WSJ on Knotel: London’s Shadow Crash shows how Grave Dancing Works

New York Real Estate Firm Sees Big Opportunity in Brexit-Rattled London Office Market

Shared-office-space startup Knotel Inc. plans to add several London locations this month

Knotel Chief Executive Amol Sarva said the firm plans to scale up sharply in Europe, and especially in the U.K. 
Knotel Chief Executive Amol Sarva said the firm plans to scale up sharply in Europe, and especially in the U.K.  PHOTO: DAVID PAUL MORRIS/BLOOMBERG NEWS

Startup Knotel Inc. is growing its footprint in London, betting its flexible office-space model can profit from uncertainty surrounding the U.K. property market as Brexit approaches.

Knotel, based in New York, is one of the biggest challengers to co-working company WeWork Cos. in a rapidly expanding business that is pressuring traditional real estate. These firms typically sign deals with office landlords, then lease customized space to tenants seeking greater flexibility. Leases tend to be short-term and can be altered in a matter of days, in contrast to the fixed 10-15 year leases traditional landlords demand.

Much of Knotel’s growth has been in New York and San Francisco, but its chief executive, Amol Sarva, said the firm plans to scale up sharply in Europe, and especially in the U.K.

Last month, it signed a deal to open its second location in London, taking on 7,800 square feet of space in the central Soho district. Knotel said it would take on an additional nine locations in London before the end of October, adding to its acquisition of a workspace operator in Berlin earlier this year.

Mr. Sarva, who also founded Virgin Mobile USA, said he has been watching the U.K. prepare for its withdrawal from the European Union closely. Brexit has been “really bad for London,” he said.

After years of breakneck growth, London’s commercial property market has stalled amid widespread uncertainty around the U.K.’s future relationship with the EU.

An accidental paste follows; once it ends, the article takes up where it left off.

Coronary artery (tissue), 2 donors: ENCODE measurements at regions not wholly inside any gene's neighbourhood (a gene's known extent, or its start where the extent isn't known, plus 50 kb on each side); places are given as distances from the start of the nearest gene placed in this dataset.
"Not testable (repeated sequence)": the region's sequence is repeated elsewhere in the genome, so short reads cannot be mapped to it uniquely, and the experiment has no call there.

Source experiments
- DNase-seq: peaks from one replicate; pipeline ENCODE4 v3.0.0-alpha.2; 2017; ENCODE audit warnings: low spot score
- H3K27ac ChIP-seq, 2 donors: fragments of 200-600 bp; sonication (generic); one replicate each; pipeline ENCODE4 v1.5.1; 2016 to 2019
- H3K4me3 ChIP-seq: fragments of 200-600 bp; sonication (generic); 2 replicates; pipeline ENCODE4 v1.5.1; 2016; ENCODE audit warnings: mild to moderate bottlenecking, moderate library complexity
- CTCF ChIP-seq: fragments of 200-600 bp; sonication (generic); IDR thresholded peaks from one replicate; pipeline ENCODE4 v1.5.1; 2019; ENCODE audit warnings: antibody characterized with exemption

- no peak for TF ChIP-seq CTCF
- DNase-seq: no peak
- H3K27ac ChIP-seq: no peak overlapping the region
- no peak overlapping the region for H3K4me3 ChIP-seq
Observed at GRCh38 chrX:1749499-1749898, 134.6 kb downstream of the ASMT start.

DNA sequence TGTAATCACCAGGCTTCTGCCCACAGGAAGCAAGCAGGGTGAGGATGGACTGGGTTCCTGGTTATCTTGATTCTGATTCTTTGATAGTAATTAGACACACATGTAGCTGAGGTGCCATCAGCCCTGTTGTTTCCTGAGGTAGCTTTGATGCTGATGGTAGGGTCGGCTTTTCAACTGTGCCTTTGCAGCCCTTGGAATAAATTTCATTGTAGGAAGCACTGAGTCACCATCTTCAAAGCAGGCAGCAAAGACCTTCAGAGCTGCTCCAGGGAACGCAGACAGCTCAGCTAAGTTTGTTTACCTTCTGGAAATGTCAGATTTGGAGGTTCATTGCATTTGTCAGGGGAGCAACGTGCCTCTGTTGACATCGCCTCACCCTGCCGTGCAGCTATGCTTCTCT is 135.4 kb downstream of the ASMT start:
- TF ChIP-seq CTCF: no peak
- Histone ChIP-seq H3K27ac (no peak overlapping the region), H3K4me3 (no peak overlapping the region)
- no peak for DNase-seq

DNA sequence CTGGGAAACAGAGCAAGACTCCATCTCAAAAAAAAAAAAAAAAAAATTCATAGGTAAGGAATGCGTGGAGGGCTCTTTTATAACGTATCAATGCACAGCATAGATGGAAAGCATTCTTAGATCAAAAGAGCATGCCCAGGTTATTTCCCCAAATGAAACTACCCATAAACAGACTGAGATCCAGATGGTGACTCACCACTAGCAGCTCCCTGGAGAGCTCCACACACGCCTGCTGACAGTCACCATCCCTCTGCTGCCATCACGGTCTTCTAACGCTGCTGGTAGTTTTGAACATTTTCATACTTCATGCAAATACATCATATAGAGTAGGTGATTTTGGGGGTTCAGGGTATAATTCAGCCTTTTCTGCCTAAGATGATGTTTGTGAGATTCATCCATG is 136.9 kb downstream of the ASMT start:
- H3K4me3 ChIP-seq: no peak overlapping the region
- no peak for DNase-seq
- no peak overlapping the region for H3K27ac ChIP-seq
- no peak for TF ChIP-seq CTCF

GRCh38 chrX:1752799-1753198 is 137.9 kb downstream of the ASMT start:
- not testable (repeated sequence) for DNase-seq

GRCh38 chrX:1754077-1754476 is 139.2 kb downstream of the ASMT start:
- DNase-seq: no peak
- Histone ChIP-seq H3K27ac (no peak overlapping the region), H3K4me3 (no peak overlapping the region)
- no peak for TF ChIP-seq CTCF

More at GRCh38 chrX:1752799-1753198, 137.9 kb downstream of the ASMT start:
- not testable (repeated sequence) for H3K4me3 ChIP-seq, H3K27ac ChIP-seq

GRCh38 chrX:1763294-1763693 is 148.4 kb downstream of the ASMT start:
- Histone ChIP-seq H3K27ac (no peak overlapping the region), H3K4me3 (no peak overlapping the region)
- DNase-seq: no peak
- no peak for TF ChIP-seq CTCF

Britain will officially leave the EU in March 2019, and the two sides have yet to agree on terms of an exit deal. Both London and Brussels hope a roughly two-year transition period will allow businesses to continue to operate and invest with confidence, but its implementation is dependent on a deal being struck in the next six months.

Many business leaders and executives have warned that if the U.K. leaves the EU without a deal, it could be economically damaging.

“Everyone has been very guarded in London,” Mr. Sarva said. “The real estate people don’t want to confess it, but I have observed for the last 12 months a shadow crash.”

But he thinks the current market environment should suit his business model.

“It has really increased peoples’ interest in our product. The uncertainty they face means they need a product that provides them with flexibility,” he said.

Knotel has raised $100 million in funding since its launch in late 2015 and has expanded to occupy 1.5 million square feet of office space globally.

It counts major property players including Newmark Knight Frank and the Sapir Organization in New York among its financial backers. Companies including Microsoft, The Body Shop and Netflix have taken up space with the company.

WeWork first moved into London in 2014 and now has 40 locations either open or pending and 35,000 members. WeWork became London’s largest private occupier of office space earlier this year. It plans to open the largest shared workspace in the world in London’s South Bank district next year.

Spaces, an Amsterdam-based company, has also expanded to gain a significant foothold in the London market.

Some investors have questioned the long-term sustainability of the flexible-office-space industry’s rapid expansion. They say it is largely a function of the long economic expansion. They suggest the business model could face new challenges when the economy slows.

“London is already in a downturn, and customers are very eager for our product,” Mr. Sarva said in response.